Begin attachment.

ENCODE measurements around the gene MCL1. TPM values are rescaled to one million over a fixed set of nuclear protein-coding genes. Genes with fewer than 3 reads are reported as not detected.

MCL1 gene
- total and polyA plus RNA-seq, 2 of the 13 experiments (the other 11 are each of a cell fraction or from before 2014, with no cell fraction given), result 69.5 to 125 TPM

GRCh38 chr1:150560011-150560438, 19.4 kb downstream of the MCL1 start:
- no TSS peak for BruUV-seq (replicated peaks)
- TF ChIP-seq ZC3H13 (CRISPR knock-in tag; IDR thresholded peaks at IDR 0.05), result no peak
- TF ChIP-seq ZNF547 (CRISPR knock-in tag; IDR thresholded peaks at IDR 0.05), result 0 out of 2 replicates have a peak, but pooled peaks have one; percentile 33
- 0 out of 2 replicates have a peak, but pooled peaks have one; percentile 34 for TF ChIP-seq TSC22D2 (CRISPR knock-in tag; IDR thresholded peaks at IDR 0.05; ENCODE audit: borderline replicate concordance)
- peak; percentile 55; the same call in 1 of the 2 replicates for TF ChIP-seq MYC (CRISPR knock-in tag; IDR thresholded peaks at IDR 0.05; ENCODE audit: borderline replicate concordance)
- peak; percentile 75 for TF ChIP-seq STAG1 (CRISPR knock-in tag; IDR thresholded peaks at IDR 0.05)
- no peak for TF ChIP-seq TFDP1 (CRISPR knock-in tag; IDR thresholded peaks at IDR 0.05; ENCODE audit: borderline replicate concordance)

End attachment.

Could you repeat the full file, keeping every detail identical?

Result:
ENCODE measurements around the gene MCL1. TPM values are rescaled to one million over a fixed set of nuclear protein-coding genes. Genes with fewer than 3 reads are reported as not detected.

MCL1 gene
- total and polyA plus RNA-seq, 2 of the 13 experiments (the other 11 are each of a cell fraction or from before 2014, with no cell fraction given), result 69.5 to 125 TPM

GRCh38 chr1:150560011-150560438, 19.4 kb downstream of the MCL1 start:
- no TSS peak for BruUV-seq (replicated peaks)
- TF ChIP-seq ZC3H13 (CRISPR knock-in tag; IDR thresholded peaks at IDR 0.05), result no peak
- TF ChIP-seq ZNF547 (CRISPR knock-in tag; IDR thresholded peaks at IDR 0.05), result 0 out of 2 replicates have a peak, but pooled peaks have one; percentile 33
- 0 out of 2 replicates have a peak, but pooled peaks have one; percentile 34 for TF ChIP-seq TSC22D2 (CRISPR knock-in tag; IDR thresholded peaks at IDR 0.05; ENCODE audit: borderline replicate concordance)
- peak; percentile 55; the same call in 1 of the 2 replicates for TF ChIP-seq MYC (CRISPR knock-in tag; IDR thresholded peaks at IDR 0.05; ENCODE audit: borderline replicate concordance)
- peak; percentile 75 for TF ChIP-seq STAG1 (CRISPR knock-in tag; IDR thresholded peaks at IDR 0.05)
- no peak for TF ChIP-seq TFDP1 (CRISPR knock-in tag; IDR thresholded peaks at IDR 0.05; ENCODE audit: borderline replicate concordance)